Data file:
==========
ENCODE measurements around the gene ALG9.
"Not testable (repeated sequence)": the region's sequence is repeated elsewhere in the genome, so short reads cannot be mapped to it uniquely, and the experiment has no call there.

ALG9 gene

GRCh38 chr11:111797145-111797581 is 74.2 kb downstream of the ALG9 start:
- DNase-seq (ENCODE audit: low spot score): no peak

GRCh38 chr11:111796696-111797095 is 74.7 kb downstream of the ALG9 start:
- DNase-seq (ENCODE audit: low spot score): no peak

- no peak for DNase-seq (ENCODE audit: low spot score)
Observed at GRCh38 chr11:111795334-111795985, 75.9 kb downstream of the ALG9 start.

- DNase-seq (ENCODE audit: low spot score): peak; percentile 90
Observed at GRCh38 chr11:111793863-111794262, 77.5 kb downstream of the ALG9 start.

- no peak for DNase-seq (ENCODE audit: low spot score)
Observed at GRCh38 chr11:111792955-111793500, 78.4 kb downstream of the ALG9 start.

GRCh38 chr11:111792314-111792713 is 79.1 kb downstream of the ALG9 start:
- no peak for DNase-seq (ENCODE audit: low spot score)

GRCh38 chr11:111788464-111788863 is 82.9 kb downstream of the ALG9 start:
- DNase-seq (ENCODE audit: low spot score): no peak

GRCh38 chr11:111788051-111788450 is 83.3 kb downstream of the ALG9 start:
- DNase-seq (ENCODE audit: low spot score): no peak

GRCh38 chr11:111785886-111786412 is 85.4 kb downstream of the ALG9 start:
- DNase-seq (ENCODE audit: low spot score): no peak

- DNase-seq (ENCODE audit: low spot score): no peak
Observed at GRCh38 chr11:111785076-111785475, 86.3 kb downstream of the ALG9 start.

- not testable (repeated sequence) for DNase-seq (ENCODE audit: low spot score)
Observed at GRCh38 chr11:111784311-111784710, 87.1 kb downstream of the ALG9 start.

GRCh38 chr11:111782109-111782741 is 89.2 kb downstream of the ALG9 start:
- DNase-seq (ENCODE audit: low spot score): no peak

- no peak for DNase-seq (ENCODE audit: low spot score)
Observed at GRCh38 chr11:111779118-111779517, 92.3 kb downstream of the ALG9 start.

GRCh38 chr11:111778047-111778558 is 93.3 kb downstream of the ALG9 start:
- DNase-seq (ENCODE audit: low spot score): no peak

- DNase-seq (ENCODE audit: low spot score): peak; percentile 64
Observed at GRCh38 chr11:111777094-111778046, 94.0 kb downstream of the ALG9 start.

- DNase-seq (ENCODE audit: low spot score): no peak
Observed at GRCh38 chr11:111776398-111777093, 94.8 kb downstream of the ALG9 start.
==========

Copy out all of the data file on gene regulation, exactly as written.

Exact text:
ENCODE measurements around the gene ALG9.
"Not testable (repeated sequence)": the region's sequence is repeated elsewhere in the genome, so short reads cannot be mapped to it uniquely, and the experiment has no call there.

ALG9 gene

GRCh38 chr11:111797145-111797581 is 74.2 kb downstream of the ALG9 start:
- DNase-seq (ENCODE audit: low spot score): no peak

GRCh38 chr11:111796696-111797095 is 74.7 kb downstream of the ALG9 start:
- DNase-seq (ENCODE audit: low spot score): no peak

- no peak for DNase-seq (ENCODE audit: low spot score)
Observed at GRCh38 chr11:111795334-111795985, 75.9 kb downstream of the ALG9 start.

- DNase-seq (ENCODE audit: low spot score): peak; percentile 90
Observed at GRCh38 chr11:111793863-111794262, 77.5 kb downstream of the ALG9 start.

- no peak for DNase-seq (ENCODE audit: low spot score)
Observed at GRCh38 chr11:111792955-111793500, 78.4 kb downstream of the ALG9 start.

GRCh38 chr11:111792314-111792713 is 79.1 kb downstream of the ALG9 start:
- no peak for DNase-seq (ENCODE audit: low spot score)

GRCh38 chr11:111788464-111788863 is 82.9 kb downstream of the ALG9 start:
- DNase-seq (ENCODE audit: low spot score): no peak

GRCh38 chr11:111788051-111788450 is 83.3 kb downstream of the ALG9 start:
- DNase-seq (ENCODE audit: low spot score): no peak

GRCh38 chr11:111785886-111786412 is 85.4 kb downstream of the ALG9 start:
- DNase-seq (ENCODE audit: low spot score): no peak

- DNase-seq (ENCODE audit: low spot score): no peak
Observed at GRCh38 chr11:111785076-111785475, 86.3 kb downstream of the ALG9 start.

- not testable (repeated sequence) for DNase-seq (ENCODE audit: low spot score)
Observed at GRCh38 chr11:111784311-111784710, 87.1 kb downstream of the ALG9 start.

GRCh38 chr11:111782109-111782741 is 89.2 kb downstream of the ALG9 start:
- DNase-seq (ENCODE audit: low spot score): no peak

- no peak for DNase-seq (ENCODE audit: low spot score)
Observed at GRCh38 chr11:111779118-111779517, 92.3 kb downstream of the ALG9 start.

GRCh38 chr11:111778047-111778558 is 93.3 kb downstream of the ALG9 start:
- DNase-seq (ENCODE audit: low spot score): no peak

- DNase-seq (ENCODE audit: low spot score): peak; percentile 64
Observed at GRCh38 chr11:111777094-111778046, 94.0 kb downstream of the ALG9 start.

- DNase-seq (ENCODE audit: low spot score): no peak
Observed at GRCh38 chr11:111776398-111777093, 94.8 kb downstream of the ALG9 start.